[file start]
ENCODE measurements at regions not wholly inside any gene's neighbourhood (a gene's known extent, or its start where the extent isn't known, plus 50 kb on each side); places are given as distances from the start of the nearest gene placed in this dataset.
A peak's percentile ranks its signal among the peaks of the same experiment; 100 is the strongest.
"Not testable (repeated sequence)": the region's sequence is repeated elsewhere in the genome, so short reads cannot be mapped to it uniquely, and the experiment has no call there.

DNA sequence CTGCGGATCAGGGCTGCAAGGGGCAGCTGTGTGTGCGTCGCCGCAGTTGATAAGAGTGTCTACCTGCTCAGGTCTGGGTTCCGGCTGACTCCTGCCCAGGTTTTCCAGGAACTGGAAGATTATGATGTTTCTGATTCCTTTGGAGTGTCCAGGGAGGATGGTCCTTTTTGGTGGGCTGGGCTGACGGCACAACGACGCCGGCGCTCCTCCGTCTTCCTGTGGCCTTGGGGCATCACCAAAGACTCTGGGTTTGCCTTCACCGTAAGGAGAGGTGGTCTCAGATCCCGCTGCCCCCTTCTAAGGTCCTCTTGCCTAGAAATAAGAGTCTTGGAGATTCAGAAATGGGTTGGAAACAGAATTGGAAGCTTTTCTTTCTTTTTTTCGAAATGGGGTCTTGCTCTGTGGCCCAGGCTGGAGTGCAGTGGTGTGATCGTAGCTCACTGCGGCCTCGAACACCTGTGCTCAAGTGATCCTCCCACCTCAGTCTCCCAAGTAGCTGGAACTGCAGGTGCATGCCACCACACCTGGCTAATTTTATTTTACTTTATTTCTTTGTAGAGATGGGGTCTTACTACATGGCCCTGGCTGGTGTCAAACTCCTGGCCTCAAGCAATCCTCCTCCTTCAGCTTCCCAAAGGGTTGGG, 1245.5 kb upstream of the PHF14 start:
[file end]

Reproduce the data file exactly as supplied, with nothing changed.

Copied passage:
ENCODE measurements at regions not wholly inside any gene's neighbourhood (a gene's known extent, or its start where the extent isn't known, plus 50 kb on each side); places are given as distances from the start of the nearest gene placed in this dataset.
A peak's percentile ranks its signal among the peaks of the same experiment; 100 is the strongest.
"Not testable (repeated sequence)": the region's sequence is repeated elsewhere in the genome, so short reads cannot be mapped to it uniquely, and the experiment has no call there.

DNA sequence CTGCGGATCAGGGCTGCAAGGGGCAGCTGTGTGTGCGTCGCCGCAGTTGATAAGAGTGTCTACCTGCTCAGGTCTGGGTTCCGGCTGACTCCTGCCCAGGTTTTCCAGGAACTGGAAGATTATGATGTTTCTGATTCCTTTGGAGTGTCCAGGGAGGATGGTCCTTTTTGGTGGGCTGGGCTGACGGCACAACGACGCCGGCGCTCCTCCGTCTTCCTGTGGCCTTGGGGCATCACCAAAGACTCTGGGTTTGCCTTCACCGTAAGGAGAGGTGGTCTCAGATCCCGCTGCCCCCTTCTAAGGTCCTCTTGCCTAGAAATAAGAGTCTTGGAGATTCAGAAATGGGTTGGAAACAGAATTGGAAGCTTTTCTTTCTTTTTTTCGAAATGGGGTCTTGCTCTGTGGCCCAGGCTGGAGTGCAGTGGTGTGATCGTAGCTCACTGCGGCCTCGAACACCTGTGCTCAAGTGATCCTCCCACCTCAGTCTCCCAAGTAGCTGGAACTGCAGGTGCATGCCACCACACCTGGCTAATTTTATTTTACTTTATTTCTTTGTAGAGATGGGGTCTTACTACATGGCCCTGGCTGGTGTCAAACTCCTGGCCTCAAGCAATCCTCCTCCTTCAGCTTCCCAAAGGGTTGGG, 1245.5 kb upstream of the PHF14 start: